Keeping a chart on yourself
June 20, 2019 at 5:23 pm #25295bethharteParticipant
One of your doctor’s and nurse’s best tools in caring for you is your chart, it can also be one of your best tools post surgical and during treatment. I started doing this to track my health stauts while I do Nivolumab. I use my fitbit for sleep, nutrition, heart rate and exercise but have taken it a step further by recording things that are listed as common side effects for the therapy I take, Opdivo. Common side effects can be bowel related so I “chart” BMs. Headache are common so I chart if I get a headache, same with joint pain. I will document time of day, day of treatment cycle, severity on a scale of 1-10 and what was effective to treat the symptoms. By charting like this I can watch for possible issues, see patterns to help predict “bad” days and how to work around them and I can offer my doctors and nurses an more accurate picture of my day to day experience with treatment. A good example of how this has helped is on day 10 following my second infusion of Opdivo I noticed a rash. I wrote down where it was, a description and what I did to treat it as well as if what I did was effective. I did end up having to place a call to my doctor and get a steroid cream but I was able to quickly and accurately describe the issue. I ended up going through a couple different approaches to heal the rash but when I had a new spot on day 12 after treatment 4 I was able to look at my notes and treat immediately so it did not progress. I think it is of vital importance that we watch our bodies while we are post surgical and during treatment, not just for our physical wellbeing by our psychological wellbeing as well. Charting on ourselves just makes that easier.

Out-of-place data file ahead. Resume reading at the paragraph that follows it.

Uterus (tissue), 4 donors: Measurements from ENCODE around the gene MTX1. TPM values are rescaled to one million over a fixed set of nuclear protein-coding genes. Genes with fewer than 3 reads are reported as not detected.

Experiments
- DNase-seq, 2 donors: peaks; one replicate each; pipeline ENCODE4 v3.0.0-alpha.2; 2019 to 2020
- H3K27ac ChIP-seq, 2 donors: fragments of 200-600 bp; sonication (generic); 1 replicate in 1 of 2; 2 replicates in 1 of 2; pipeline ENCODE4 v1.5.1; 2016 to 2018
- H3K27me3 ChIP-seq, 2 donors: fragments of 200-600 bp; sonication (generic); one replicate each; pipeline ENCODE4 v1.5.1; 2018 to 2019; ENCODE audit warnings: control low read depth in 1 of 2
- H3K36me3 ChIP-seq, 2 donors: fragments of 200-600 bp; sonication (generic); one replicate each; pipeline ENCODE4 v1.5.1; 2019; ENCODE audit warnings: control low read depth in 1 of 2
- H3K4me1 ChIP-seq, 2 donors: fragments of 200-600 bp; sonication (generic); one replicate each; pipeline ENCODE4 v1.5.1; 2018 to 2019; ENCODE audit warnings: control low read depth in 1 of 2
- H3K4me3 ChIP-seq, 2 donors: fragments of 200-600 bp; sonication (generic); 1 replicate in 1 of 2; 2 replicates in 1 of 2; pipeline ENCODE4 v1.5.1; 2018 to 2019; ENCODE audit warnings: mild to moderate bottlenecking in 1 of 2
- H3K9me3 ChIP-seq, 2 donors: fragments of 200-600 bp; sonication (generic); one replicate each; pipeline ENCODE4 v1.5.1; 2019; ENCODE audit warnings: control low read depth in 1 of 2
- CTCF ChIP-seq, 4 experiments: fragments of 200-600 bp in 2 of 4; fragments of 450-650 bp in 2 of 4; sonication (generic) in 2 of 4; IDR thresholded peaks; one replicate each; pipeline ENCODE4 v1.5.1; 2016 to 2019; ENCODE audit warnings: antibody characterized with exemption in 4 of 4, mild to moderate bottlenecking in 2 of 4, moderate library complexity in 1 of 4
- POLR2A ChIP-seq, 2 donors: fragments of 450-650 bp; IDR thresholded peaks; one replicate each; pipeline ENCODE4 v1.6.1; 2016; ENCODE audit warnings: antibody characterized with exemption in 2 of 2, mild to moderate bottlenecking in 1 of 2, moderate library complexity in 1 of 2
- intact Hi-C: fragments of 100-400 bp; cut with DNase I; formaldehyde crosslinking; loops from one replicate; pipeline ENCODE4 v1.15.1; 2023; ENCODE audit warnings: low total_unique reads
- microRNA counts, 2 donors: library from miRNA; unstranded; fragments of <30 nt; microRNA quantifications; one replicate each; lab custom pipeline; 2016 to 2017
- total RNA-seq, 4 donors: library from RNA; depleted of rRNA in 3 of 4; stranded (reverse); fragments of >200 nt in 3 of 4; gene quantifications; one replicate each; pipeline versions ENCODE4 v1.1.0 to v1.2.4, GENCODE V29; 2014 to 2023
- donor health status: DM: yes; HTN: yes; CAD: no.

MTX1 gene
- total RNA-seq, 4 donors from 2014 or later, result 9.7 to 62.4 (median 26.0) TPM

- You must be logged in to reply to this topic.
- Important Survey for Basal Cell Carcinoma Patients
- Connect with our online community
- Virtual Melanoma Patient Support Group
- Libtay (cemiplimab) Receives Positive Recommendation from the pan-Canadian Oncology Drug Review Expert Review Committee for the Treatment of Metastatic Cutaneous Squamous Cell Carcinoma
- Concerned with questions seeking advice